By Anna Stolley Persky
A girl has disappeared in the woods behind our house, that is a fact. I can guess what happened to her.
The police officer stands solid at the screen door, asking my mom and me if we have any insight into the girl’s disappearance. He stares especially at me, probably because I am a teenager and, as a teenager, always suspected of doing something wrong. And my hair is longer than he likely thinks it should be, and I cast a rebel shadow over his feet flat law-enforcement stance. Maybe he thinks I’m hiding something. The truth is I am.
Teri Lynn’s been gone since early this morning, off to play in the woods, maybe dip her fingers in the stream, like she’d probably done before, but maybe not on her own. She’s only eight years old.
The neighbors are flocking out of their split foyer homes. They call out her name, “Teri Lynn, Teri Lynn,” their flashlights dancing light across the sky. They gather in the middle of the street, gearing up to charge into the dark brush, onto the dirt path that snakes from our neighborhood to the next, and then the next.
I think she’s gone. I think she’s been eaten, limb-by-limb. I think I know who did it.
It’s been six years since the rainy afternoon I created Golem. I wanted a protector from all the bad things in my life. My parents’ divorce. The kids that called me names and shoved me down at the playground. Deep in the woods, I formed Golem from desperation and dripping soil because that’s how magic works. I molded a round stomach, stump legs, holes for eyes, bulky arms, and closed fists for punching, but only if necessary for defense, of course. I gave him a gaping mouth, which meant he always looks surprised, maybe aghast at the world in which he was born. The truth is, though, he never protected me from anything.
For almost a year, I hid him in the skunk cabbage and checked on him every afternoon, as he grew larger and larger, until he towered over me, although he could shrink down when he didn’t want to be seen. But he started talking, as magic creatures do, asking questions I couldn’t answer.
Golem got hungrier and more resentful, and I shouted at him one day, repulsed, as a struggling baby fox dangled from his mouth.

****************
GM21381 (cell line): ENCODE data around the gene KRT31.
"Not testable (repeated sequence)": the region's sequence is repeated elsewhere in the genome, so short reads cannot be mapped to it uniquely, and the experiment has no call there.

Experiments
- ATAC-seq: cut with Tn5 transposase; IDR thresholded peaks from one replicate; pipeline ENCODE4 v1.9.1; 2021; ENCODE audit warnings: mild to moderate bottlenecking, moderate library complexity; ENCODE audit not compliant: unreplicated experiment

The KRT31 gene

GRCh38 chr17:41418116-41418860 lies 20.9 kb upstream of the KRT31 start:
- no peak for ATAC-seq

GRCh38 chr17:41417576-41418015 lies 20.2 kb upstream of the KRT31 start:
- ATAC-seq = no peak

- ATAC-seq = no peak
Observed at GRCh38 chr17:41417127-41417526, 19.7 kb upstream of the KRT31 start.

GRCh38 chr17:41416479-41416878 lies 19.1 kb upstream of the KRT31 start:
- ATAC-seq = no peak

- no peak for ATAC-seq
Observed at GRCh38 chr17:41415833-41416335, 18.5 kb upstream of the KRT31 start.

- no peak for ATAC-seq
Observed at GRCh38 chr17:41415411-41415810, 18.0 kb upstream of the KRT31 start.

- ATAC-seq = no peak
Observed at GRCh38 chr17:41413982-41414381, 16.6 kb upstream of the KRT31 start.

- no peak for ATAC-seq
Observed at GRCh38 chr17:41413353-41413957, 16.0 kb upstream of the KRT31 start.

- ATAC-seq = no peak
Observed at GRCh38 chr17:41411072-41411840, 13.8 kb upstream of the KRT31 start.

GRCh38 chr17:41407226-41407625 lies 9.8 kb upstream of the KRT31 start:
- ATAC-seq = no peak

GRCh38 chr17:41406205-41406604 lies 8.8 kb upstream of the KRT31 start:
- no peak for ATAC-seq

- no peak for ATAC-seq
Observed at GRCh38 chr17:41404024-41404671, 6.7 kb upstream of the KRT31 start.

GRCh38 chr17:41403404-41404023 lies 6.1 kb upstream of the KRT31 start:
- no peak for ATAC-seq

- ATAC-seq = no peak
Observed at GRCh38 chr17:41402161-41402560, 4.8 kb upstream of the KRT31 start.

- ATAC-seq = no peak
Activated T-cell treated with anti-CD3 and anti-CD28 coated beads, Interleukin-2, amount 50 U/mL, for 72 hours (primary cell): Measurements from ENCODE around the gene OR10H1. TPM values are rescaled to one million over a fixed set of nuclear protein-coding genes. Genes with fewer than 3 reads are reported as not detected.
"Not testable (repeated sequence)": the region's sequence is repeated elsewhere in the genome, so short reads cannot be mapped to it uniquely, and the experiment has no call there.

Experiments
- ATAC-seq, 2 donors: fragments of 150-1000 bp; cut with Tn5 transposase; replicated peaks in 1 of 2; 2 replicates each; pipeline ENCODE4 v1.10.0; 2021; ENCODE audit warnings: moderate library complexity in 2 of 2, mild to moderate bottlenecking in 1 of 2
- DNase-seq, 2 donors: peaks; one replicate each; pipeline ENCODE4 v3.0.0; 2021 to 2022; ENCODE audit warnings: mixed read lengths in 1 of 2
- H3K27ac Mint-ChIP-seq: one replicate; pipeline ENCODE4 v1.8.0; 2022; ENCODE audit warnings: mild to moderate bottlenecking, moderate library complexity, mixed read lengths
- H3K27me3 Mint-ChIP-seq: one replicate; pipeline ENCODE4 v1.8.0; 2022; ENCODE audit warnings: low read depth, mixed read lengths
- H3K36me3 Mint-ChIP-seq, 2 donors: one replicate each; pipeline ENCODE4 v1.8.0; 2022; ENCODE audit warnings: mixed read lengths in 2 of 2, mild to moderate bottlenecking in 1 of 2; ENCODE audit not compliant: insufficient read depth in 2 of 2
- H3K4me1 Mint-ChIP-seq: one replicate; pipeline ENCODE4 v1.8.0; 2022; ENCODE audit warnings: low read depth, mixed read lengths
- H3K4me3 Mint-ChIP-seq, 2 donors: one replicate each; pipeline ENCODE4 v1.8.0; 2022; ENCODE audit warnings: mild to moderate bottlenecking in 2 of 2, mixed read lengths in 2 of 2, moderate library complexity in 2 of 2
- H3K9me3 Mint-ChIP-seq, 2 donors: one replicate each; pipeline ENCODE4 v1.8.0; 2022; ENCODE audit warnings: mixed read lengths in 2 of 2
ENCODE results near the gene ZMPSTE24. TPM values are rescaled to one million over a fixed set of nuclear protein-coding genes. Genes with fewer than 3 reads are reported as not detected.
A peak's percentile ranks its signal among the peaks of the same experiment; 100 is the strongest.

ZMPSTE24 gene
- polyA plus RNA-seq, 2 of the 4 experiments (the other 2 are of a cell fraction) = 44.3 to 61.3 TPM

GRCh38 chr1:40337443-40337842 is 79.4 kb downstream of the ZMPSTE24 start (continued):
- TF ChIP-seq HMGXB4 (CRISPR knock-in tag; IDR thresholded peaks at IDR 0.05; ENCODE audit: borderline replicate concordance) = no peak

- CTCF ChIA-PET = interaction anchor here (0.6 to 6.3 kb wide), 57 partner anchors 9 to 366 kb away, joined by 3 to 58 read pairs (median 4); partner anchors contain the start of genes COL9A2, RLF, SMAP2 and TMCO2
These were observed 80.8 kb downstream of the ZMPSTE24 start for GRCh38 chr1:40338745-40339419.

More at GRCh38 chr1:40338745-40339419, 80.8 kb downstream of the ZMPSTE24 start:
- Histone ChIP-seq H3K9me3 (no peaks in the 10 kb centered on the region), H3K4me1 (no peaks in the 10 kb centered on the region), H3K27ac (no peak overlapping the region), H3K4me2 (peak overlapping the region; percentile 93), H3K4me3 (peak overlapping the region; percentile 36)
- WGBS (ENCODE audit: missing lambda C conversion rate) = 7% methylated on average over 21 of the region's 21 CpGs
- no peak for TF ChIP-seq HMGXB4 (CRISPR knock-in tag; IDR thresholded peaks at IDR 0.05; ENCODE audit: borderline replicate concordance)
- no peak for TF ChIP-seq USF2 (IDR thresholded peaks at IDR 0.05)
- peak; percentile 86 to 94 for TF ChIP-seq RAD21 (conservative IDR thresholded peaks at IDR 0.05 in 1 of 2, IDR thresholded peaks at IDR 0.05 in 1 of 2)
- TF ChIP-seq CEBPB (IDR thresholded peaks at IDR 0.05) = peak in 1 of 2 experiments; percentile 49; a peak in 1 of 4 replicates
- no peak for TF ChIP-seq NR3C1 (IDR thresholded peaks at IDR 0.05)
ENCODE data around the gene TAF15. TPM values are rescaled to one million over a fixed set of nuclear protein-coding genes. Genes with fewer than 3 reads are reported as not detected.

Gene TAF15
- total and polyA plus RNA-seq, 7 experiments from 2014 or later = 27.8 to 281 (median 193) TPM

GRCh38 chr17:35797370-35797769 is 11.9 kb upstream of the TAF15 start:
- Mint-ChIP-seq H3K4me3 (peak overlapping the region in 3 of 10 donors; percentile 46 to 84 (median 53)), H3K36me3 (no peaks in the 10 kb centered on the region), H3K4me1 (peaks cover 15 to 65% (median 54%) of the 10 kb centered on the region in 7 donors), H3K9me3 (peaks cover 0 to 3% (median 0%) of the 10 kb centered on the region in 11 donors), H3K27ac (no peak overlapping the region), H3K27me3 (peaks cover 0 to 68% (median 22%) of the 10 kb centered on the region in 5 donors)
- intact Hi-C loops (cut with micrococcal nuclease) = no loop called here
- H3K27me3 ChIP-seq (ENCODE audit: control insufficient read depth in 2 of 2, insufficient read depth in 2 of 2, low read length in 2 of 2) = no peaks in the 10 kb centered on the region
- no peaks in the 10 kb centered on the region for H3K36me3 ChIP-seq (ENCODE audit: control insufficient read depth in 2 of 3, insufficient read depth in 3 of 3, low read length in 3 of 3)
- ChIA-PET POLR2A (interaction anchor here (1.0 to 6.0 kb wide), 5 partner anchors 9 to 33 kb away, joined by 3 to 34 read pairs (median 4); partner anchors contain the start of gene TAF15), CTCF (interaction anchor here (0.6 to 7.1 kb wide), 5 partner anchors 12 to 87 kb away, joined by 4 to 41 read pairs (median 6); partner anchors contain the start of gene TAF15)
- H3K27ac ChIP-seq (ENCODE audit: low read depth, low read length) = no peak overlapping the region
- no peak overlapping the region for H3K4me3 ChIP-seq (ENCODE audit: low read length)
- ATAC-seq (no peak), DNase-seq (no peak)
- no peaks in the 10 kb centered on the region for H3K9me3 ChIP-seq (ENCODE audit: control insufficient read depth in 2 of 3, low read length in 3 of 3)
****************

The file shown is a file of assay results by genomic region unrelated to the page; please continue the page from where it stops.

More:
“Put the baby down,” I said.
Golem kept chewing through a chunk of fur.
The next day Golem told me: “I have learned all I can from you. It’s time for you to leave my kingdom.”
“How can you do this to me? If it weren’t for me, you wouldn’t be alive.”
“You think you created me?” Golem laughed. “I created you.”
“Why don’t we go with them and help, Adam?” my mom says, as the officer turns from us and strides towards the search party, which is looking more like an angry mob. Mr. Wallace is saying, “It’s those damn immigrants that took her,” and someone else is saying, “Hell yeah,” and I am thinking about what Golem can hear and what, if anything, he will do when the crowd descends upon his territory, his kingdom. Even though I haven’t seen him in years, I have always felt him out there, lurking.
I wonder if Golem ate Teri Lynn in one slurpy gulp and then spat out her bones close to the path. Maybe her body parts will be strewn on the banks of the stream or in a sloppy pile by an ironwood tree. Maybe Golem swallowed her whole, a secret forever obscured by his belly.
“Nah,” I say. “I’ll stay here. Maybe you should too. Who knows what’s out there?” I don’t really want my mom and Golem to meet, because if Golem is now taking to consuming humans, he might find her a tasty option.
My mom looks at me with a frown pulling her wrinkles deeper around her lips.
“I’m going,” she says. I can see she is in her own way as suspicious of me as the police officer was, and maybe it is worse, because she knows me at least a little better than he does. I let her go.
The searchers spend all night in the woods. They find nothing, no Golem, no Teri Lynn. The police comb the area the following day, and the day after that, until they are sure there is no trace of her, no DNA, no abandoned shoe. The prevailing theory is that a stranger from elsewhere lured Teri Lynn from the path and into a car, but the police check all the cameras and come up empty.
My mom joins up with a neighborhood watch, cruises the streets to keep them safe from murderers. I start driving lessons with an old woman who chain smokes, throws her cigarette butts in the street while I am at the wheel. I don’t tell her to stop because I need her to like me, give me good marks so I can get my license.
On the morning of my final lesson, I open up the garage. There, in front of our Subaru, is a neat stack of thin bones and a child’s skull.
I don’t know if it’s a warning, a present or a reminder of something I don’t quite understand yet. I know the bones are impossibly white, licked clean.
* * *
Anna Stolley Persky, a lawyer and award-winning journalist, lives in Northern Virginia. She’s pursuing an MFA in Creative Writing at George Mason University. Her fiction has been published in Mystery Tribune, The Satirist, Five on the Fifth, The Write Launch, VOIS, and The Plentitudes. Her poetry has been published in the Sad Girls Club Literary Blog, You Might Need to Hear This, Washington Writers’ Publishing House, and The Closed Eye Open. Her creative nonfiction has been published in The Washington Post.